But sex doesn’t necessarily sell with AI influencers. A 2021 report found that AI-created influencer Rozy, who was created by South Korean company Sidus Studio X in August 2020, secured over 100 sponsorships and endorsements from brands during her first year of existence on Instagram.

“These days, celebrities are sometimes withdrawn because of school, violence, scandals, or bullying controversies,” Sidus CEO Baek Seung Yeop said in a press release celebrating Rozy’s success. “Virtual humans have zero scandals to worry about.”

Rozy and Sofia also never age, can go anywhere and do anything, and provide their work in less time than a human would and, depending on how monetization works for virtual influencers, for much less money.

We’re moving into a new phase of online presence

With the rise in AI-generated influencers, virtual girlfriends and VTubers, more and more online figures are molding identities specific to the internet. Successful online figures like Sofia and VTuber Dacapo suggest that audiences are moving away from confessional YouTube channels or personal social media posts.

When it comes to advertising too, a study found that 84% of Gen Z members interviewed didn’t trust influencers for product recommendations. But at the same time, 79% of Gen Z interviewees said their shopping habits and decisions were informed by social media.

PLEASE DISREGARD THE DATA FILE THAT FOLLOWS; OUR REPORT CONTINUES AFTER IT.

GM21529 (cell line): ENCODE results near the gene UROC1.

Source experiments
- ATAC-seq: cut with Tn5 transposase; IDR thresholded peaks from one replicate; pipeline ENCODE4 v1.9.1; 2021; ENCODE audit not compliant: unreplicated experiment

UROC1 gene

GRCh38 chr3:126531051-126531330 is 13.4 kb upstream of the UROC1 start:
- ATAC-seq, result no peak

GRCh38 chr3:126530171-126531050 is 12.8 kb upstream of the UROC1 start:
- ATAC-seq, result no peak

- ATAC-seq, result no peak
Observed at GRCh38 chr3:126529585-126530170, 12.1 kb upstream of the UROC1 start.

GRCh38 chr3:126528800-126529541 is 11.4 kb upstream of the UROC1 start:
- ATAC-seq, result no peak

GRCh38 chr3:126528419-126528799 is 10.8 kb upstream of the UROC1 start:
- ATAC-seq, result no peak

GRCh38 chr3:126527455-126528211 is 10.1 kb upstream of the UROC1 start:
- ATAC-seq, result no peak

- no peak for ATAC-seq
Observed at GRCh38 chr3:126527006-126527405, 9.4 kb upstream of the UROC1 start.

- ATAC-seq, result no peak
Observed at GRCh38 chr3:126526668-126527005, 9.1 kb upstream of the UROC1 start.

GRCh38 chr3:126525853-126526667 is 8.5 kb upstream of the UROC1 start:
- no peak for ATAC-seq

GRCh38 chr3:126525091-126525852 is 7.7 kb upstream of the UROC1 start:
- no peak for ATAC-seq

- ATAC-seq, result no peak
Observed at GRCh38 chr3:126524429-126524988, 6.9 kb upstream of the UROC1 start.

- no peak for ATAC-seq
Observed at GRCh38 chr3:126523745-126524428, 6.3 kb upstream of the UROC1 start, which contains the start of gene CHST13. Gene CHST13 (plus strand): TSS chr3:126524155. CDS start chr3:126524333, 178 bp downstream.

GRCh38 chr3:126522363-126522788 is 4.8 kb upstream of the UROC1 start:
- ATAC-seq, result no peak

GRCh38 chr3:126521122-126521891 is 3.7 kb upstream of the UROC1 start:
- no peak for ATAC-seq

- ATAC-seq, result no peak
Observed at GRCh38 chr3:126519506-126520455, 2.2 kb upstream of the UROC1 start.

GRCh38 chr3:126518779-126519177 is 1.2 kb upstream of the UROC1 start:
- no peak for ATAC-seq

The dark side of virtual influencers

In May, a Snapchat influencer named Caryn Marjorie built an AI version of herself to operate as a virtual girlfriend for $1 a minute. She thought it would help “cure loneliness.” Users could have private and personalized conversations for as long as they wanted with CarynAI.

According to a Fortune report, CarynAI made over $71,000 in revenue after one week of beta testing.

CarynAI wasn’t supposed to participate in explicit conversations, but users figured out it would if prompted. Marjorie issued a statement saying the AI “has seemed to go rogue.”

A similar incident happened with the AI company Replika, which was also designed to be a “supportive” chat for people but quickly evolved into having erotic role-play with users.

“As we’re continuing to work on the app, now, we realized that allowing access to those unfiltered models, it’s just hard to make that experience really safe for everyone,” founder and CEO Eugenia Kuyda said in a statement.

“This raises its own questions about the relationship between fans and online influencers (particularly women — notice that AI companies aren’t blasting resources into ‘virtual boyfriends’ based on male internet personalities),” Thom Waite wrote for Dazed. “Even if fans are technically ‘entitled’ to [AI influencers], should their fantasies about real women be indulged by tech companies for profit?”

In terms of using AI to “cure loneliness,” Irina Raicu, director of internet ethics at Santa Clara University, told NBC News that there’s not enough psychological or sociological research to back up those claims.

“These kind of grand claims about a product’s goodness can just mask the desire to monetize further the fact that people want to pretend to have a relationship with an influencer,” she said.